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Sondheim was great, but with collaborative teams musical theater gets back to where it once belonged

Stephen Sondheim, songwriter/lyricist, listening to music in the recording control room during the original cast recording of the Broadway musical "Into The Woods", New York, 1987. (Oliver Morris/Getty Images)
Stephen Sondheim, songwriter/lyricist, listening to music in the recording control room during the original cast recording of the Broadway musical "Into The Woods", New York, 1987. (Oliver Morris/Getty Images)

Let me stipulate up front: I love Stephen Sondheim. His body of work is artistically unmatched in American musical theater. I’d drop almost anything I’d be doing to see a production directed by those who have a particular knack for his work, like Julianne Boyd, John Doyle or Spiro Veloudos.

However.

The Steven Spielberg remake of “West Side Story” along with the accolades about Sondheim after his death make me think about a long-held personal belief about Sondheim and musicals — while his body of work is unmatched, his legacy when it comes to the American musical is questionable.

Sondheim’s genius is largely sui generis. The Sons of Sondheim — and they’re all sons — who followed in his footsteps by writing both the music and the lyrics came up with some of the most tuneless, rhythm-challenged, downright dreary musicals in the history of the genre. Yes, you, Adam Guettel (“Floyd Collins,” “The Light in the Piazza”) and the tri-names — Jason Robert Brown (“The Last Five Years,” “The Bridges of Madison County”) and Michael John LaChiusa (“Marie Christine,” “The Wild Party”). Jonathan Larson not only wrote the good music and decent lyrics to “Rent,” but he wrote the inane book. Not even Sondheim tried to do all three.

The New York Times recently reported that despite his public admiration for Larson, Sondheim had private reservations about both “Rent” and his one-man show, “tick, tick… BOOM!” One piece of advice Sondheim gave him: “You have to learn how to collaborate.”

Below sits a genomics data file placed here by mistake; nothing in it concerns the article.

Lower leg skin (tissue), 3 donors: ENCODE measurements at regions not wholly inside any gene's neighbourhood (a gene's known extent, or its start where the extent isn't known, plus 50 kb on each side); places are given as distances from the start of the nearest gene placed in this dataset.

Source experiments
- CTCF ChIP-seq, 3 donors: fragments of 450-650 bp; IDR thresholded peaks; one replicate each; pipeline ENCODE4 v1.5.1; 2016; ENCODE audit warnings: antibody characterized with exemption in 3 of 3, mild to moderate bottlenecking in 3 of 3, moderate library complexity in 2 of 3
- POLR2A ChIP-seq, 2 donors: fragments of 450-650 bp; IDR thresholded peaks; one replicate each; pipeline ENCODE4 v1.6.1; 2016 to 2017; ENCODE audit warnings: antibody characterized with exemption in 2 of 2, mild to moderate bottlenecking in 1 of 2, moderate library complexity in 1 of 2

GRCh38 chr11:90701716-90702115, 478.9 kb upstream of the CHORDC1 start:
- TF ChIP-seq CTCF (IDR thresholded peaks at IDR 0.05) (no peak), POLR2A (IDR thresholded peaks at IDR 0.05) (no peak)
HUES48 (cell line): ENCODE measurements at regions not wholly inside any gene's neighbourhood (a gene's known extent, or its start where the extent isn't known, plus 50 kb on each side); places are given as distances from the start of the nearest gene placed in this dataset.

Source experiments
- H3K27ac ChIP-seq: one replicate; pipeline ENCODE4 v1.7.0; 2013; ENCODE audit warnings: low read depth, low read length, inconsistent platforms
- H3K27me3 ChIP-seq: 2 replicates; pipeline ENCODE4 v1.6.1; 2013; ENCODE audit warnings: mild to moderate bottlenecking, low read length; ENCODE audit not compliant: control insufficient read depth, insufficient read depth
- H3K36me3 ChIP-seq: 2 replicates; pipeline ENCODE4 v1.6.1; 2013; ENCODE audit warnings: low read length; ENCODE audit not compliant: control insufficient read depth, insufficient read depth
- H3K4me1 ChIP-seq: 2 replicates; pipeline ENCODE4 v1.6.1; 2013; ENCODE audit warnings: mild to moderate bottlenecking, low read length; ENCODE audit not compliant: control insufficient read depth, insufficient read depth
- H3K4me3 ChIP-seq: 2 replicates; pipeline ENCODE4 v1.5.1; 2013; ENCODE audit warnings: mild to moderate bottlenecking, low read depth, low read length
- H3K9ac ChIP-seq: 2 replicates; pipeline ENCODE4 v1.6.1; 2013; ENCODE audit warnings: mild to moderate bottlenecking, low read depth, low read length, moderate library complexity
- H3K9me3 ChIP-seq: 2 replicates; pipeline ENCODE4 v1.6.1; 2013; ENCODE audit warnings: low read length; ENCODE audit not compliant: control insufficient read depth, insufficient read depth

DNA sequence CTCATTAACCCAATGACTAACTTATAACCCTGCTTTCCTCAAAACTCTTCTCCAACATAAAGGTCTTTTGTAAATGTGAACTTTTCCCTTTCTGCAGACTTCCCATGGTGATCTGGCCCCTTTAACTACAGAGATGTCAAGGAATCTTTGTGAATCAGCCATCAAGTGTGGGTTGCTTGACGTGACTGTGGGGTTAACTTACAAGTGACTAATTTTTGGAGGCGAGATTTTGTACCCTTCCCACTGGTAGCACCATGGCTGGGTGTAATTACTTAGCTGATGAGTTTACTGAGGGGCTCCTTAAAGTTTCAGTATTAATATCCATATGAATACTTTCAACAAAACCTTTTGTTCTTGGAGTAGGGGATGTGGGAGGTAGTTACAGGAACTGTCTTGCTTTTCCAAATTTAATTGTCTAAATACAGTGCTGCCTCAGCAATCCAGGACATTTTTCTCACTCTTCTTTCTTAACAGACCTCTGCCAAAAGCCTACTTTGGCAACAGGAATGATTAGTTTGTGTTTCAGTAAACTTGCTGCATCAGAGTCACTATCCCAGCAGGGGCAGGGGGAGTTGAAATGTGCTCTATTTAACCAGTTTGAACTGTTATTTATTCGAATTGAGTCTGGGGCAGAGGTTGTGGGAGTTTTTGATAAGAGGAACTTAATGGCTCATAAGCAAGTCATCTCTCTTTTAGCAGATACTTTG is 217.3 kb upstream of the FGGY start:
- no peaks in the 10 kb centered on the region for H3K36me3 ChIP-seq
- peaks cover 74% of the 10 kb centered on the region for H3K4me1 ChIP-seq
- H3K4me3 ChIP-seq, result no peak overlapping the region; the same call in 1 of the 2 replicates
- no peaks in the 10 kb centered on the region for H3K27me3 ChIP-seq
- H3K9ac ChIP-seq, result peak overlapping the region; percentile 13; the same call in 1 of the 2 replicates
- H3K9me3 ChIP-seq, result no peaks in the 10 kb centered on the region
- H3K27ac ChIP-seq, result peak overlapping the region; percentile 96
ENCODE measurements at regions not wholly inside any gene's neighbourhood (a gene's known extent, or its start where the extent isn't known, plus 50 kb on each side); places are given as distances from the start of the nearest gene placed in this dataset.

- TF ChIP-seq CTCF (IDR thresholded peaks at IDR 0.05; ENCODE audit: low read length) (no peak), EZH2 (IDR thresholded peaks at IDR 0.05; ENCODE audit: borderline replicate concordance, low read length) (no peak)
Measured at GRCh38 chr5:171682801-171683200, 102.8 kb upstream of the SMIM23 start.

Now my disdain for most solo musical-theater artists is a decidedly minority viewpoint. Any number of critics are rapturous about Blight in the Piazza. They all certainly have their champions, the great Audra McDonald among them. And Sondheim was hardly the first to go it alone. Irving Berlin and Cole Porter aren’t exactly tuna fish. And currently, there’s a guy named Lin-Manuel Miranda who has a way with marrying music to lyrics. But what Sondheim and Miranda were able to do was to create a musical language of their own. If Guettel and the Sons of Sondheim created a new language, I don’t speak it, much as I’ve tried to appreciate its grammar.

Stephen Sondheim and Leonard Bernstein. (Ron Galella/Ron Galella Collection via Getty Images)
Stephen Sondheim and Leonard Bernstein. (Ron Galella/Ron Galella Collection via Getty Images)

Anyway, what’s got me ranting about this again is the magnificent remake of “West Side Story,” which shows in myriad ways why musical theater, unlike drama, is a collaborative art, not a personal one. While Kern and the other soloists laid the groundwork for musical-theater artistry, it was the great teams that took the genre to another level — Kern and Hammerstein, Rodgers and Hart, Rodgers and Hammerstein, Lerner and Loewe, Kander and Ebb, Bernstein and the duo of Comden and Green, Bernstein and poet Richard Wilbur and yes, Bernstein and Sondheim for the pinnacle of musical theater, “West Side Story.”

What you sense, in all these cases, is one person pushing another in directions their music and lyrics otherwise would not have gone in, even (or especially) Sondheim. Images that come to mind are Bernstein and Sondheim or Bernstein and Betty Green and Adolph Comden sitting around the piano having a grand old time making their art. The images that come to mind of the Sons of Sondheim are guys sitting at the piano gazing their navels.

Of course, what makes “West Side Story” great isn’t just Bernstein and Sondheim, but also director-choreographer Jerome Robbins, very much a genius in his own right. Arthur Laurents’ book was always the weakest link in the chain because of its lack of grit, motivation and sociopolitical perspective.

Rita Moreno (center) dancing in a still from the 1961 version of "West Side Story." (Silver Screen Collection/Getty Images)
Rita Moreno (center) dancing in a still from the 1961 version of "West Side Story." (Silver Screen Collection/Getty Images)

Which brings us to another artistic collaboration — Steven Spielberg and playwright Tony Kushner. I was not a Spielberg fan pre-“Lincoln,” at least of his serious movies. “Duel,” “Jaws,” “Indiana Jones and the Raiders of the Lost Ark” and the sci-fi movies were great fun, but many of his attempts at seriousness from “The Color Purple” onward couldn’t break away from a Disney-esque arc. “A.I. Artificial Intelligence” would have been an infinitely better movie had Stanley Kubrick made the film, as was the original intent. Even “Schindler’s List” didn’t escape sentimentality, particularly when compared with a real work of Holocaust art, Roman Polanski’s “The Pianist.”